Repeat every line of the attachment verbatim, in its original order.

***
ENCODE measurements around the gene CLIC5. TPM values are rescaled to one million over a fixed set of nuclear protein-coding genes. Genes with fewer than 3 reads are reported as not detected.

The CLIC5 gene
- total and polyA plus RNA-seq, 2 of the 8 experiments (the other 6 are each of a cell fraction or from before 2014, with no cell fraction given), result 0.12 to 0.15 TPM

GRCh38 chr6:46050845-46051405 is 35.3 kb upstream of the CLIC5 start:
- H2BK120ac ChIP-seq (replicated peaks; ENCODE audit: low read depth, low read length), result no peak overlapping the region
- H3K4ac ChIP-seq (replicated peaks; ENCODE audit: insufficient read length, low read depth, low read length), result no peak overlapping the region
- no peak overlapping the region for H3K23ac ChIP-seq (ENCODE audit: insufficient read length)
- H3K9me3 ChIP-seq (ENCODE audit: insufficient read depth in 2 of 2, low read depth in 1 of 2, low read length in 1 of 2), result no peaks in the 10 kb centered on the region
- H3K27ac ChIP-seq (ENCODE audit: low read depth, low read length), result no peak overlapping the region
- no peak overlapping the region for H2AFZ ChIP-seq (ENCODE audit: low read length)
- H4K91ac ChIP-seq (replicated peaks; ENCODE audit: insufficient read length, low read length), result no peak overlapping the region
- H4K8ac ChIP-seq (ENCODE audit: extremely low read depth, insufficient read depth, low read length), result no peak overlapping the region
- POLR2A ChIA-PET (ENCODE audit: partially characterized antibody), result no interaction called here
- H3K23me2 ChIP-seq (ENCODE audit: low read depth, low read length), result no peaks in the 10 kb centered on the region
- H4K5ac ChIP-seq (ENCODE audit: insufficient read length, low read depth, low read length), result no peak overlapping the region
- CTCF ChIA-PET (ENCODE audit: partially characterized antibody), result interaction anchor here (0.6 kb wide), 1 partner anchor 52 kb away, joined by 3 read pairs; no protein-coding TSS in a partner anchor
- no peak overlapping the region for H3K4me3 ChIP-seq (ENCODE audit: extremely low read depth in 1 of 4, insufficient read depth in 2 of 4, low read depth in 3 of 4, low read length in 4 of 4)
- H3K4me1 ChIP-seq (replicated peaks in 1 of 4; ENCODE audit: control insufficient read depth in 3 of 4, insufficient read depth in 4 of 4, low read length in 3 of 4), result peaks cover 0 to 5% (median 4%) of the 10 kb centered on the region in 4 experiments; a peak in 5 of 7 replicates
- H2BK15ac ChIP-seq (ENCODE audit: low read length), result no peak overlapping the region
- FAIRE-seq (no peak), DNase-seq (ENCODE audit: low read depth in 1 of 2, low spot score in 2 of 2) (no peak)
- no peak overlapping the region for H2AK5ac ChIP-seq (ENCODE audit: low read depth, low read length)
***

ENCODE measurements around the gene CLIC5. TPM values are rescaled to one million over a fixed set of nuclear protein-coding genes. Genes with fewer than 3 reads are reported as not detected.

The CLIC5 gene
- total and polyA plus RNA-seq, 2 of the 8 experiments (the other 6 are each of a cell fraction or from before 2014, with no cell fraction given), result 0.12 to 0.15 TPM

GRCh38 chr6:46050845-46051405 is 35.3 kb upstream of the CLIC5 start:
- H2BK120ac ChIP-seq (replicated peaks; ENCODE audit: low read depth, low read length), result no peak overlapping the region
- H3K4ac ChIP-seq (replicated peaks; ENCODE audit: insufficient read length, low read depth, low read length), result no peak overlapping the region
- no peak overlapping the region for H3K23ac ChIP-seq (ENCODE audit: insufficient read length)
- H3K9me3 ChIP-seq (ENCODE audit: insufficient read depth in 2 of 2, low read depth in 1 of 2, low read length in 1 of 2), result no peaks in the 10 kb centered on the region
- H3K27ac ChIP-seq (ENCODE audit: low read depth, low read length), result no peak overlapping the region
- no peak overlapping the region for H2AFZ ChIP-seq (ENCODE audit: low read length)
- H4K91ac ChIP-seq (replicated peaks; ENCODE audit: insufficient read length, low read length), result no peak overlapping the region
- H4K8ac ChIP-seq (ENCODE audit: extremely low read depth, insufficient read depth, low read length), result no peak overlapping the region
- POLR2A ChIA-PET (ENCODE audit: partially characterized antibody), result no interaction called here
- H3K23me2 ChIP-seq (ENCODE audit: low read depth, low read length), result no peaks in the 10 kb centered on the region
- H4K5ac ChIP-seq (ENCODE audit: insufficient read length, low read depth, low read length), result no peak overlapping the region
- CTCF ChIA-PET (ENCODE audit: partially characterized antibody), result interaction anchor here (0.6 kb wide), 1 partner anchor 52 kb away, joined by 3 read pairs; no protein-coding TSS in a partner anchor
- no peak overlapping the region for H3K4me3 ChIP-seq (ENCODE audit: extremely low read depth in 1 of 4, insufficient read depth in 2 of 4, low read depth in 3 of 4, low read length in 4 of 4)
- H3K4me1 ChIP-seq (replicated peaks in 1 of 4; ENCODE audit: control insufficient read depth in 3 of 4, insufficient read depth in 4 of 4, low read length in 3 of 4), result peaks cover 0 to 5% (median 4%) of the 10 kb centered on the region in 4 experiments; a peak in 5 of 7 replicates
- H2BK15ac ChIP-seq (ENCODE audit: low read length), result no peak overlapping the region
- FAIRE-seq (no peak), DNase-seq (ENCODE audit: low read depth in 1 of 2, low spot score in 2 of 2) (no peak)
- no peak overlapping the region for H2AK5ac ChIP-seq (ENCODE audit: low read depth, low read length)